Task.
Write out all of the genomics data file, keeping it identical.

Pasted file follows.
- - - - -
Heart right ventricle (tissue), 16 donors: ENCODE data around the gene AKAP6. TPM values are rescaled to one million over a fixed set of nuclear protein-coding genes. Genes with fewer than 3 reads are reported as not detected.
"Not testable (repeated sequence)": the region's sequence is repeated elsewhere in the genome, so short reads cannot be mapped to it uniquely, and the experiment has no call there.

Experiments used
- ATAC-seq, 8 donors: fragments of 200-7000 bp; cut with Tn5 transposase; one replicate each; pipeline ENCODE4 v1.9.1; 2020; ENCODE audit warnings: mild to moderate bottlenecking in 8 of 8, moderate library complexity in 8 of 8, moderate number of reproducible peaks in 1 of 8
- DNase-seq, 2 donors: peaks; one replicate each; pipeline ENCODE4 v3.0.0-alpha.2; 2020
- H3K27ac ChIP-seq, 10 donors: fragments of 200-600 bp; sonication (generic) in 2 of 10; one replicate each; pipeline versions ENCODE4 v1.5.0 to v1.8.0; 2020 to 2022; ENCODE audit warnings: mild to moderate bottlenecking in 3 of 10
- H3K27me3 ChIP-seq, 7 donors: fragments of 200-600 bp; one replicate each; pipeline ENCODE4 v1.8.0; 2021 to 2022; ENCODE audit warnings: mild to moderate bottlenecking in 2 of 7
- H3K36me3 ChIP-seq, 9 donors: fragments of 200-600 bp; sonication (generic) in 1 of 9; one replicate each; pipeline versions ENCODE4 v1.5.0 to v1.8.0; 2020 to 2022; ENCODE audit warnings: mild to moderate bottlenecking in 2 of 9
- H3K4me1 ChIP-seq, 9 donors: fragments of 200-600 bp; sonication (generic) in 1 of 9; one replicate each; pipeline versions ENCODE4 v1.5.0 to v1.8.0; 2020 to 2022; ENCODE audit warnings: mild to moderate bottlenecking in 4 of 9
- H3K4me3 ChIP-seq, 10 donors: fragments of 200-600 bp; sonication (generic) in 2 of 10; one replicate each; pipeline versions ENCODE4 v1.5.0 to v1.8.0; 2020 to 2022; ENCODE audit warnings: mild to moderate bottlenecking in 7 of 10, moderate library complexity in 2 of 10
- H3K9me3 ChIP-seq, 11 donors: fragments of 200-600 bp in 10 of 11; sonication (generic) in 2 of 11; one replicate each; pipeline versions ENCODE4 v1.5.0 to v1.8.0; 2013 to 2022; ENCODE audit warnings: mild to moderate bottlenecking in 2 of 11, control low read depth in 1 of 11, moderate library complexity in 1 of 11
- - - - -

Heart right ventricle (tissue), 16 donors: ENCODE data around the gene AKAP6. TPM values are rescaled to one million over a fixed set of nuclear protein-coding genes. Genes with fewer than 3 reads are reported as not detected.
"Not testable (repeated sequence)": the region's sequence is repeated elsewhere in the genome, so short reads cannot be mapped to it uniquely, and the experiment has no call there.

Experiments used
- ATAC-seq, 8 donors: fragments of 200-7000 bp; cut with Tn5 transposase; one replicate each; pipeline ENCODE4 v1.9.1; 2020; ENCODE audit warnings: mild to moderate bottlenecking in 8 of 8, moderate library complexity in 8 of 8, moderate number of reproducible peaks in 1 of 8
- DNase-seq, 2 donors: peaks; one replicate each; pipeline ENCODE4 v3.0.0-alpha.2; 2020
- H3K27ac ChIP-seq, 10 donors: fragments of 200-600 bp; sonication (generic) in 2 of 10; one replicate each; pipeline versions ENCODE4 v1.5.0 to v1.8.0; 2020 to 2022; ENCODE audit warnings: mild to moderate bottlenecking in 3 of 10
- H3K27me3 ChIP-seq, 7 donors: fragments of 200-600 bp; one replicate each; pipeline ENCODE4 v1.8.0; 2021 to 2022; ENCODE audit warnings: mild to moderate bottlenecking in 2 of 7
- H3K36me3 ChIP-seq, 9 donors: fragments of 200-600 bp; sonication (generic) in 1 of 9; one replicate each; pipeline versions ENCODE4 v1.5.0 to v1.8.0; 2020 to 2022; ENCODE audit warnings: mild to moderate bottlenecking in 2 of 9
- H3K4me1 ChIP-seq, 9 donors: fragments of 200-600 bp; sonication (generic) in 1 of 9; one replicate each; pipeline versions ENCODE4 v1.5.0 to v1.8.0; 2020 to 2022; ENCODE audit warnings: mild to moderate bottlenecking in 4 of 9
- H3K4me3 ChIP-seq, 10 donors: fragments of 200-600 bp; sonication (generic) in 2 of 10; one replicate each; pipeline versions ENCODE4 v1.5.0 to v1.8.0; 2020 to 2022; ENCODE audit warnings: mild to moderate bottlenecking in 7 of 10, moderate library complexity in 2 of 10
- H3K9me3 ChIP-seq, 11 donors: fragments of 200-600 bp in 10 of 11; sonication (generic) in 2 of 11; one replicate each; pipeline versions ENCODE4 v1.5.0 to v1.8.0; 2013 to 2022; ENCODE audit warnings: mild to moderate bottlenecking in 2 of 11, control low read depth in 1 of 11, moderate library complexity in 1 of 11